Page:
From the account given by Strong ('95) of the fasciculus communis in amphibians ; and by Herrick ('99) for the bony fish, I conclude that this tract is developed in Mustelus to a conspicuously less degree. The significance of this smaller size for the brain of the selachian is not clear. The communis fibres are essentially viscero-sensory, but there have been annexed to the system certain external sense-organs, such as taste-buds and end-buds. There are no observations indicating marked differences between the visceral connections of this spstem in Mustelus as compared with teleosts and amphibians. In fact, the archaic value and deep-seated physiological importance of such connections in all vertebrates would lead us to infer a considerable similarity in related groups. We thus appear to be thrown upon the more recent additions to the system for the explanation. It seems to me that a comparative investigation of end-buds and taste-buds will contribute much toward the solution of questions pertaining to their central tracts.


HousER, The Neurones of a Selachian. 93

5. The Visccro- Motor Nucleus.

The adoption in this paper of the name viscero-motor nucleus expresses the need for a general term which shall include all members of the morphologically continuous column of cells giving origin to the motor fibres of the V, VII, IX, and X nerves. This nucleus is the continuation into the oblongata of the paracentral nucleus of Onuf and Collins ('98), and the components having their origin here innervate viscera.

The nucleus is composed of quite large neurones. The only larger ones in the oblongata are the gigantic tract-neurones described in Subsection 3, a. The cells are arranged in a compact cluster, as seen in transverse section, and this is traversed during a part of its course by the fasciculus communis. Fig. 2, V. m. n., illustrates the disposition of the neurones and their characteristic forms.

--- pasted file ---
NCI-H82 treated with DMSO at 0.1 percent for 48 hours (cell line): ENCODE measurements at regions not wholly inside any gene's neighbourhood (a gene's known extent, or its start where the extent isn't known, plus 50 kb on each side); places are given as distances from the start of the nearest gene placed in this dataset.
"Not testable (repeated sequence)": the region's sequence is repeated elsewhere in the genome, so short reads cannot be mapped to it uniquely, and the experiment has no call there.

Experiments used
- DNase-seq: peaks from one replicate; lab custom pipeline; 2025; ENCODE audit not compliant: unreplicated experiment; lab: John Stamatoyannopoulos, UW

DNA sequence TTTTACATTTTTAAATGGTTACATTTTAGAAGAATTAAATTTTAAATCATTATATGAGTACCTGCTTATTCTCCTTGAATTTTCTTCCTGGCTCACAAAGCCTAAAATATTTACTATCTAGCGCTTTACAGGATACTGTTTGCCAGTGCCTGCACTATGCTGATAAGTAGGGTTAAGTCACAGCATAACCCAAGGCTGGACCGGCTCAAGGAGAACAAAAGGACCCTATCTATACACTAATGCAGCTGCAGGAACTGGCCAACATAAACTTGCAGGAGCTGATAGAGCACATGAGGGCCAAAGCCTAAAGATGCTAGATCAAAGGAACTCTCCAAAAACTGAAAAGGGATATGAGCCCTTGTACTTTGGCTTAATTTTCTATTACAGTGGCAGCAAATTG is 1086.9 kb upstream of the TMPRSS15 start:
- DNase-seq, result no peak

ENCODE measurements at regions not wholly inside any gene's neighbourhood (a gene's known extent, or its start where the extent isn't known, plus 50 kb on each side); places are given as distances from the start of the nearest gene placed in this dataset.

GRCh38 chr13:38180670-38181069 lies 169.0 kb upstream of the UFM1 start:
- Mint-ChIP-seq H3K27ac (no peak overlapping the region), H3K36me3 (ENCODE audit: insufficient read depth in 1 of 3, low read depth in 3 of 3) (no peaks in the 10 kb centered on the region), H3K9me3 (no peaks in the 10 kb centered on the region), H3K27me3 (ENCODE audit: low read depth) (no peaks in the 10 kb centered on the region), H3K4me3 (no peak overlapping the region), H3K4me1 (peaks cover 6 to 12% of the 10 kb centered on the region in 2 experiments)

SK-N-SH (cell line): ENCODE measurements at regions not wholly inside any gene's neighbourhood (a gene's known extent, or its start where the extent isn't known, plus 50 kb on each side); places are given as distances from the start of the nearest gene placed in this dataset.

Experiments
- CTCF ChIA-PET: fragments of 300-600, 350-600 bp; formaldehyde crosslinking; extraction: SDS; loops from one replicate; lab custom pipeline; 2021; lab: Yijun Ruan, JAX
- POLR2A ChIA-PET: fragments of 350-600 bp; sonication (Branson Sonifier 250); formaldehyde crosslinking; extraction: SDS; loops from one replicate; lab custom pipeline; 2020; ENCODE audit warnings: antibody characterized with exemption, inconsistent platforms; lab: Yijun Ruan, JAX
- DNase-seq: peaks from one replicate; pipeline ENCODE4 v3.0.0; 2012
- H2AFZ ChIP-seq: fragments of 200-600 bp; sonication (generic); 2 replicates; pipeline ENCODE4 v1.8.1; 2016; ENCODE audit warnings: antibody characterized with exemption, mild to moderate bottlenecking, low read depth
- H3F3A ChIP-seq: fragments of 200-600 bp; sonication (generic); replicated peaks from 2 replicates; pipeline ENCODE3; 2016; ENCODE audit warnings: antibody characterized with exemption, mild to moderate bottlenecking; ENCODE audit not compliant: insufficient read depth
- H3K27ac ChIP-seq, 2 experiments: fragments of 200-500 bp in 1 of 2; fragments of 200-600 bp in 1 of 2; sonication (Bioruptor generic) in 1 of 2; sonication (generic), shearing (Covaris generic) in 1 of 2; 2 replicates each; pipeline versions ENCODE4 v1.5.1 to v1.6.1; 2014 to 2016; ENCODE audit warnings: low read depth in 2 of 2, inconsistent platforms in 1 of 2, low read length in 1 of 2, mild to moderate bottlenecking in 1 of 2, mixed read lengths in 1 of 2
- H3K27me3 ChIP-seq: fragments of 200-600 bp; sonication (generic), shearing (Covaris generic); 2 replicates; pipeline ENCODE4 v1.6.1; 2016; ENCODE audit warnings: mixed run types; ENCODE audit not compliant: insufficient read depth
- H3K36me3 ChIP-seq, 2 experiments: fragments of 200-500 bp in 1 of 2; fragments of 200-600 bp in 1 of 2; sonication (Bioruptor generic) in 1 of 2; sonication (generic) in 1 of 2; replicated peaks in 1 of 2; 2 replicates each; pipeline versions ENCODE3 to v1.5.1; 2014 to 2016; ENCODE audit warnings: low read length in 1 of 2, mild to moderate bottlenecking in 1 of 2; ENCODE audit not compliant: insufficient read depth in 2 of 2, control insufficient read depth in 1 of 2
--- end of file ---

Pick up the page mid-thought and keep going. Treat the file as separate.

The cell-body has its form influenced by the number of its dendrites, ranging from triangular to stellate. The dendrites are always several in number. They are massive processes, often arising through such wide bases that it is difficult to say where the line of demarcation between dendrite and cell-body should be drawn. The dendrites branch freely, and the closeness with which the neurones are arranged gives, therefore, a most complicated tangle of interlacing branches.

The internal organization of a viscero-motor neurone is represented in Fig. 47. The nucleus is central, or only slightly eccentric, and it has an evenly rounded contour. The nucleolus is large ; there is rarely a subsidiary nucleolus. The nuclear reticulum has a coarse mesh which exhibits great clots or lumps of chromatin at the points of intersection.

The cytoplasm contains tigroid-bodies of various sizes. The largest masses lie in the field of the nucleus. The ones next to the nuclear membrane may assume the form of nuclear caps. At the periphery of the cell, the prevailing form of tigroid is much elongated. It lies parallel with the margin of the cell. Tigroid masses are continued far along the dendrites,


94 Journal of Comparative Neurology.

even into the tertiary branches. They are disposed parallel with the course of the dendrites.

In that side of the cell from which the axone arises, the tigroids have a special arrangement. The axone-hillock (Fig. 47, ax. h.) is an oval mass of finely granular material, and the tigroid-bodies are packed rather densely round it. The form of tigroid is also less elongated here, merely an irregular lump.